Wednesday 5th February marked the end of the impeachment saga, with the US Senate voting to acquit President Trump of both abuse of power and obstruction of Congress.
The vote was split along party lines – despite some prior excitement over possible Republican defections, nothing meaningful materialised. The one Republican Senator to vote to convict, Mitt Romney, only did so for one of the two charges of impeachment. This, and the fact that Romney spent a good part of the following day on the receiving end of a backlash from the Republican Party, indicates the strength of Republican support for the president in what has been a highly partisan fight.
Acquittal was not a surprise. Several Republican senators, such as Lamar Alexander and John Barrasso, had indicated up to a week ago that they intended to vote to acquit. Susan Collins, who had carried a cloud of uncertainty around her intentions after voting to allow witnesses at the end of last month, spoke on the day announcing that she intended to vote for acquittal on both charges. And despite the fact that the Democrats’ party line held, with two independents voting alongside them, impeachment was never possible without significant Republican support – the US constitution demands that a conviction for impeachment be passed with two-thirds majority. Of the 100 seats in the Senate, the Republicans hold 53.
Impeachment was only possible in the first place due to the Republicans losing control of the House of Representatives in 2018. It had a slim chance of passing a Republican-held Senate. If there was a way forward for the impeachment managers, it was calling witnesses. Calling witnesses (allowing them to testify in Senate sessions broadcast to the nation) could possibly have ramped up pressure on Republican Senators from their constituents. But the Senate voted 51-49 not to allow witnesses, leaving the drive for impeachment to fizzle out in a downpour of Republican votes.
President Trump was in a triumphant mood following his acquittal, and keen to attack those behind the impeachment. He told a group of Republican allies, family and administration members:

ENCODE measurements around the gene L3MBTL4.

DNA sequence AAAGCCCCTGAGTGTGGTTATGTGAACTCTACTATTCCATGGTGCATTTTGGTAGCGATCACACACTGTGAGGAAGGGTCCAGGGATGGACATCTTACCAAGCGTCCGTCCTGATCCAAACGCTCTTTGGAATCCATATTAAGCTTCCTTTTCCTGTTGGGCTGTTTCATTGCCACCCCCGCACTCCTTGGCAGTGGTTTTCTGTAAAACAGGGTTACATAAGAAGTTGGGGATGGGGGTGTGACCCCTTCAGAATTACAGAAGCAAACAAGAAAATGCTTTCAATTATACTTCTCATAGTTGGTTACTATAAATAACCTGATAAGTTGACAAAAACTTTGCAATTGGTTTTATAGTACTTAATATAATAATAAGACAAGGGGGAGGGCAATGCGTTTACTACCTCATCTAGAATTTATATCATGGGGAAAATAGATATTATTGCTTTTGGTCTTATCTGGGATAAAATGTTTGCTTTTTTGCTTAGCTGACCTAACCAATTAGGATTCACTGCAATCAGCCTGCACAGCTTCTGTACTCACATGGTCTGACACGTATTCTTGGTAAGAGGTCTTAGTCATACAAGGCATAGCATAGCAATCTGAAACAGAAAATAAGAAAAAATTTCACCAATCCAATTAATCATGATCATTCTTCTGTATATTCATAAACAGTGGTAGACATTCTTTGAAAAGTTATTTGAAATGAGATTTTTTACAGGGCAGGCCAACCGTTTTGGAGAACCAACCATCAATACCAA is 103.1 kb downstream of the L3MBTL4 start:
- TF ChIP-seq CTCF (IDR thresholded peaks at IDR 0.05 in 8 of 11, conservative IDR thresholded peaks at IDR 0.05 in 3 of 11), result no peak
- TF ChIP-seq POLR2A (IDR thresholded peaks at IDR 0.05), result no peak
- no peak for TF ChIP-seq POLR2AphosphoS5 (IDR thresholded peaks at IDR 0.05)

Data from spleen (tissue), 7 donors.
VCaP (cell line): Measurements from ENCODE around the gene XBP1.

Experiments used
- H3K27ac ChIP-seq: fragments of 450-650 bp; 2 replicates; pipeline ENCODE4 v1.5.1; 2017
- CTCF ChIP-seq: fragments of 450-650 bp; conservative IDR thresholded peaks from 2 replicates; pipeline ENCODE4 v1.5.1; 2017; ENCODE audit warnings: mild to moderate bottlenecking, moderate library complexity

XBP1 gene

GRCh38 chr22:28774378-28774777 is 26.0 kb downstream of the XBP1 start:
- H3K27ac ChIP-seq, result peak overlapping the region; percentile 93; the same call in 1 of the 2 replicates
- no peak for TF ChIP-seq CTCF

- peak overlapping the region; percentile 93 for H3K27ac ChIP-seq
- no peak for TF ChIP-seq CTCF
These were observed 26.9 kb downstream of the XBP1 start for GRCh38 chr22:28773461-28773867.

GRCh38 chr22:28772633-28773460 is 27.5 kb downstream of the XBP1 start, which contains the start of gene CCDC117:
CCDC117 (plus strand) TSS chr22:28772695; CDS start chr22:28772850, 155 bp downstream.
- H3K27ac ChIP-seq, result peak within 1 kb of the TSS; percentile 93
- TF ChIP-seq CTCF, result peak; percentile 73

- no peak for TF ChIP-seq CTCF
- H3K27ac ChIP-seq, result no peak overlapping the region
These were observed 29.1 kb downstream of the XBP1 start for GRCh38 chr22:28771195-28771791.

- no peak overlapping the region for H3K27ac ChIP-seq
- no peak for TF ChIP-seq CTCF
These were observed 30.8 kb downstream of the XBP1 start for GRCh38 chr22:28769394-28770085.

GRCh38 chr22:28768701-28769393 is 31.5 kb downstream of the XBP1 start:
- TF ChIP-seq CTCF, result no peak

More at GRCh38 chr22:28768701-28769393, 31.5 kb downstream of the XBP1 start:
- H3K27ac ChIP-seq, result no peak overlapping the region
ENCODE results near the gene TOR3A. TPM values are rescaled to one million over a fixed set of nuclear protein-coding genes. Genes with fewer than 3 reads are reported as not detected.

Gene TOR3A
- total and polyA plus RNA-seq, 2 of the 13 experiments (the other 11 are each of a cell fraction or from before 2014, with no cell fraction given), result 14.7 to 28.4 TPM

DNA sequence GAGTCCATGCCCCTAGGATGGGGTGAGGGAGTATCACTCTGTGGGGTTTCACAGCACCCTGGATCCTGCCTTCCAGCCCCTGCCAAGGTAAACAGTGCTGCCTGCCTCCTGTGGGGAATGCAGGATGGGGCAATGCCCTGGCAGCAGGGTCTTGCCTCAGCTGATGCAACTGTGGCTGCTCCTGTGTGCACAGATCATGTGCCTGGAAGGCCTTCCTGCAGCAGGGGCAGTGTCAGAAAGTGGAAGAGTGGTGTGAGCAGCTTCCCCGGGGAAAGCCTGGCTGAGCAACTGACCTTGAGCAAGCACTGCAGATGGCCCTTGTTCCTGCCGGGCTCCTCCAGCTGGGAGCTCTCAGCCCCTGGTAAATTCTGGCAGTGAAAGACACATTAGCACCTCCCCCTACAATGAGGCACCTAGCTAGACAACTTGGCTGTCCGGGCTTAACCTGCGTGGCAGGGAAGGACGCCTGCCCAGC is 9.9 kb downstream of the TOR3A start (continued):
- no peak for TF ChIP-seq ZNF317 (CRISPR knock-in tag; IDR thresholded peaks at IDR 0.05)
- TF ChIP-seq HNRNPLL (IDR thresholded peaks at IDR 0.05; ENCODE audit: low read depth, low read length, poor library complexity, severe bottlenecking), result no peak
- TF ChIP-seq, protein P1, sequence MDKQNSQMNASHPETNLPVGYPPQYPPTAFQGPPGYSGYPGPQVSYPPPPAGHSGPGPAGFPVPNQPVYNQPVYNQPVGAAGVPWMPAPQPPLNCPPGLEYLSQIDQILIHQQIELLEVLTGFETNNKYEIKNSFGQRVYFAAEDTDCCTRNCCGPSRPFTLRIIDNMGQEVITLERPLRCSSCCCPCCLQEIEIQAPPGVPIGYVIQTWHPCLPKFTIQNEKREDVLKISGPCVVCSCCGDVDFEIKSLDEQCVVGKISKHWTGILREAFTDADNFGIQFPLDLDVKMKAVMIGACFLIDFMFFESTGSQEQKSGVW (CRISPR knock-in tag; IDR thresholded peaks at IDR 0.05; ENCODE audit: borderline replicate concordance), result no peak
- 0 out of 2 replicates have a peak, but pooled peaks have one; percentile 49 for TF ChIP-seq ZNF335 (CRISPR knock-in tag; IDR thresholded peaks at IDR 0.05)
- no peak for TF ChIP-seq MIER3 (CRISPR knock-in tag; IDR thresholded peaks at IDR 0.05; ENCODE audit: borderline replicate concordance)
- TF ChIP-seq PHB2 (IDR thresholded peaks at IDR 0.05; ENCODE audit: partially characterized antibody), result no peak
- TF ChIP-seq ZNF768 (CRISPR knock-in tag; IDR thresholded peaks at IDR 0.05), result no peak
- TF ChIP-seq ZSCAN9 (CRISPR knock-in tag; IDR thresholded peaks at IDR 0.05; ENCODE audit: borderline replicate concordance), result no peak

“[the impeachment] was corrupt, it was dirty cops and this should never happen to another president, ever. It’s a disgrace … it was bad people. If this had happened to President Obama a lot of people would have been in jail for many years”.
Trump’s speech also attacked “corrupt Adam Schiff”, and Nancy Pelosi, who he branded “a horrible person”, and described the FBI leadership as “top scum”. The FBI had investigated him for his contacts with the Russian state after an ex-MI6 officer handed them a dossier suggesting that Trump had potentially been compromised by Russian intelligence, and that the Trump campaign had links with the Russian state.
Among Democrats, the mood was darker. Senator Sanders, who leads the pack in the race for the Democratic presidential nomination, stated that he was “disturbed” by what he described as a “sham process” and the precedent it set, remarking that it was “a trial without a single witness”. Speaker of the House Nancy Pelosi said that Trump represents an “ongoing threat to American democracy”, while Senate Democratic Leader Chuck Schumer stated that there will always be “a giant asterisk next to the President’s acquittal”. Left-wing public figures, such as Stephen Colbert and Beto O’Rourke, thanked Senator Mitt Romney for voting to convict, despite the fact that it ultimately changed little.
The result may have not necessarily have been in doubt by Wednesday, but its impact is indisputable. For the Democrats now, the focus must be on picking a candidate that can unseat Trump. For the Republicans, it will be to amplify the fact of the acquittal and maintain their hold on the White House come November.